2. The method of claim 1, wherein the range comprises a first set of ratings which is noncontiguous with a second set of ratings.
3. The method of claim 1, wherein the rating indicates a probability that the object contains at least one of the following: spam, a phishing attack, a virus, and a pharming attack.
4. The method of claim 1, wherein each of the labels of each reference object is defined by the user.
5. The method of claim 1, wherein the object is at least one of the following: an email, a document, a RSS feed, a movie review, and a text message.
6. The method of claim 1, wherein the mutually exclusive destinations include first and second destinations wherein ratings within the range are mapped to the first destination and wherein ratings outside the range are mapped to the second destination so that objects with ratings within the range are routed to the first destination and objects with ratings outside the range are routed to the second destination.
7. The method of claim 1, wherein each of the destinations is a folder or a program.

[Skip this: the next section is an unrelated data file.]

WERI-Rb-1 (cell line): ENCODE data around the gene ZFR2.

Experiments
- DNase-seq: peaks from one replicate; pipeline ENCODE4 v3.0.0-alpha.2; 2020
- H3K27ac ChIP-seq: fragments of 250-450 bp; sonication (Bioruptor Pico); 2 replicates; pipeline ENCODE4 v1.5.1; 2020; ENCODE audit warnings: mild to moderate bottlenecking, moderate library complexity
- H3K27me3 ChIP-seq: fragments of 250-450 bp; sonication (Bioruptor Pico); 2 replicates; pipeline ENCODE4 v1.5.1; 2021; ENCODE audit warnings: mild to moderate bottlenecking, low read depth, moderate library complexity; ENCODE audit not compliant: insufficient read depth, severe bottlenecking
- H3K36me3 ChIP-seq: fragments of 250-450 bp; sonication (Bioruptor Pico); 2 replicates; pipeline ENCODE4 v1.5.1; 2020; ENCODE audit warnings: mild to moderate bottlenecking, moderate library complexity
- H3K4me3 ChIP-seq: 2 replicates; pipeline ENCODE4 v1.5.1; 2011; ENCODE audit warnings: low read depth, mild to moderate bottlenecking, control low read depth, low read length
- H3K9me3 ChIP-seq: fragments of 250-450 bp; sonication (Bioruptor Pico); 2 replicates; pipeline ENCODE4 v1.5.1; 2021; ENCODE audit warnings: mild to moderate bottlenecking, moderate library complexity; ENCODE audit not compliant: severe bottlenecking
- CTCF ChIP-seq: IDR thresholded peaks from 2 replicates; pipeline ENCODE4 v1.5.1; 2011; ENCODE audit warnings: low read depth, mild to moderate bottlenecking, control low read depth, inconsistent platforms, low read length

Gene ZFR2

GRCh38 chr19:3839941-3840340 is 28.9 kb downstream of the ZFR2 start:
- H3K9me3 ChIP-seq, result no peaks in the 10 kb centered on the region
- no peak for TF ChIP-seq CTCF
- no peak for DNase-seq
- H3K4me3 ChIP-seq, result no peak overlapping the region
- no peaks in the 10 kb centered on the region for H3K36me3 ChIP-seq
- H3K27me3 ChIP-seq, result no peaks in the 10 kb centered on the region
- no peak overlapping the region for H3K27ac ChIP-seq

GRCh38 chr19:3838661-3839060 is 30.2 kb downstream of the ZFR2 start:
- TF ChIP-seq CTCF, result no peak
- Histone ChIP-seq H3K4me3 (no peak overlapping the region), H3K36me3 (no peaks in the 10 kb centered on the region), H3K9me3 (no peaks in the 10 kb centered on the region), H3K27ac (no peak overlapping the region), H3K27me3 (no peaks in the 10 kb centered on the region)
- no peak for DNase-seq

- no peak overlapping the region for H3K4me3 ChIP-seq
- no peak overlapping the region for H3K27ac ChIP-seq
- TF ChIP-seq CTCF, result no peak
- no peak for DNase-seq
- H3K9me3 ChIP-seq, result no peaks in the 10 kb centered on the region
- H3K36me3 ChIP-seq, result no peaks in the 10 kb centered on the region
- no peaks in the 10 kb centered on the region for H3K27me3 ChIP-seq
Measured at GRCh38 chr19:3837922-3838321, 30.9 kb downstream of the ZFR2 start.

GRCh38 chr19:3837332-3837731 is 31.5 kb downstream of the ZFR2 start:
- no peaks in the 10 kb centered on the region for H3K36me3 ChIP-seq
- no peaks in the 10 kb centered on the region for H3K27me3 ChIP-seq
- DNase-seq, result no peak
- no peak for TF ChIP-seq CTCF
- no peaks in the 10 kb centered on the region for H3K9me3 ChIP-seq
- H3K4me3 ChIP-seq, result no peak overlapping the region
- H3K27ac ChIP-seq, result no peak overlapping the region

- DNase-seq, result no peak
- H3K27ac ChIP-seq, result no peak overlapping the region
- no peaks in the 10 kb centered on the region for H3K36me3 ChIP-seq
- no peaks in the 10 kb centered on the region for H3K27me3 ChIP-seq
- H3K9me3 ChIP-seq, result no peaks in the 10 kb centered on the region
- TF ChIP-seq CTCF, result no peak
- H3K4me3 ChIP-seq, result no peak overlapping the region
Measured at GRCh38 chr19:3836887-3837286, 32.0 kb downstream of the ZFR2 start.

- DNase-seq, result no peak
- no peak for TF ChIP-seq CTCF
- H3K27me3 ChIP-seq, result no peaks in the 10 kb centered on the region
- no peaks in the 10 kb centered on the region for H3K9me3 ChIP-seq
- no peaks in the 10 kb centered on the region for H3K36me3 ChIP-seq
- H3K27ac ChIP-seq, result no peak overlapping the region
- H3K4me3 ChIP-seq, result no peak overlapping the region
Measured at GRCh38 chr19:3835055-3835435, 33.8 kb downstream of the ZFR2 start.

8. In a computer having a user interface including a display and a selection device, a method for assisting the user in defining mutually exclusive folders to which incoming emails are routed based on a rating assigned to each email, the interface using a set of reference emails, each reference email having a rating and having a label corresponding to only one of the folders, said method comprising:
receiving a variable user-defined range which defines a mapping of the ratings to each folder;
displaying the number the reference emails in each folder if the reference emails are routed to one of the folders according to their ratings and according to the user-defined range, wherein for each particular folder the displaying indicates the number of reference emails having the label corresponding to the particular folder, and the number of reference emails having a label not corresponding to the particular folder;
routing incoming emails to one of the folders according to the user-defined range.
9. The method of claim 8, wherein the mutually exclusive folders include first, second and third folders and the range include first and second user-defined ranges wherein ratings within the first range are mapped to the first folder, ratings within the second range are mapped to the second folder, and ratings outside the first and second ranges are mapped to the third folder so that emails with the rating within a first range are routed to the first folder, emails with the rating within a second range are routed to the second folder, and emails with the rating outside of the first and second ranges are routed to a third folder.